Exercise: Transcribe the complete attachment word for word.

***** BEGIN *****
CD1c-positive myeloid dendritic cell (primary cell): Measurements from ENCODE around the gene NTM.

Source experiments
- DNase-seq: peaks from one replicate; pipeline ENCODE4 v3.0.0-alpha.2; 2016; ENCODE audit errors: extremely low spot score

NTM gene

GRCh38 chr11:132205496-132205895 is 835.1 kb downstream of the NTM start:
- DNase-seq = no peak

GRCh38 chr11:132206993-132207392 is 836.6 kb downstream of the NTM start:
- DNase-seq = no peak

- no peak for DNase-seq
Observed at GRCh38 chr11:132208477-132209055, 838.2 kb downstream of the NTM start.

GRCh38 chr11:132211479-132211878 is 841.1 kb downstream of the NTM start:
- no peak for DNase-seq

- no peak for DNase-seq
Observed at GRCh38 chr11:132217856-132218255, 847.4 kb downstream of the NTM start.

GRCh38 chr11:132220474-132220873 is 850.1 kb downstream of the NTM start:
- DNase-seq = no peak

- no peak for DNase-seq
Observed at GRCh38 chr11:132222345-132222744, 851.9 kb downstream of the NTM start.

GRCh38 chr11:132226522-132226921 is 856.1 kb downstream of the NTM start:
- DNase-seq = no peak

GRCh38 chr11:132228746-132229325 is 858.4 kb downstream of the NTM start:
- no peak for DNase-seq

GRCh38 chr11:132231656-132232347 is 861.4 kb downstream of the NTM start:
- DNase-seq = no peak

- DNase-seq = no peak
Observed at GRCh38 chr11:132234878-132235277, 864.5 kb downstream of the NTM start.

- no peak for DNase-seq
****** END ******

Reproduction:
CD1c-positive myeloid dendritic cell (primary cell): Measurements from ENCODE around the gene NTM.

Source experiments
- DNase-seq: peaks from one replicate; pipeline ENCODE4 v3.0.0-alpha.2; 2016; ENCODE audit errors: extremely low spot score

NTM gene

GRCh38 chr11:132205496-132205895 is 835.1 kb downstream of the NTM start:
- DNase-seq = no peak

GRCh38 chr11:132206993-132207392 is 836.6 kb downstream of the NTM start:
- DNase-seq = no peak

- no peak for DNase-seq
Observed at GRCh38 chr11:132208477-132209055, 838.2 kb downstream of the NTM start.

GRCh38 chr11:132211479-132211878 is 841.1 kb downstream of the NTM start:
- no peak for DNase-seq

- no peak for DNase-seq
Observed at GRCh38 chr11:132217856-132218255, 847.4 kb downstream of the NTM start.

GRCh38 chr11:132220474-132220873 is 850.1 kb downstream of the NTM start:
- DNase-seq = no peak

- no peak for DNase-seq
Observed at GRCh38 chr11:132222345-132222744, 851.9 kb downstream of the NTM start.

GRCh38 chr11:132226522-132226921 is 856.1 kb downstream of the NTM start:
- DNase-seq = no peak

GRCh38 chr11:132228746-132229325 is 858.4 kb downstream of the NTM start:
- no peak for DNase-seq

GRCh38 chr11:132231656-132232347 is 861.4 kb downstream of the NTM start:
- DNase-seq = no peak

- DNase-seq = no peak
Observed at GRCh38 chr11:132234878-132235277, 864.5 kb downstream of the NTM start.

- no peak for DNase-seq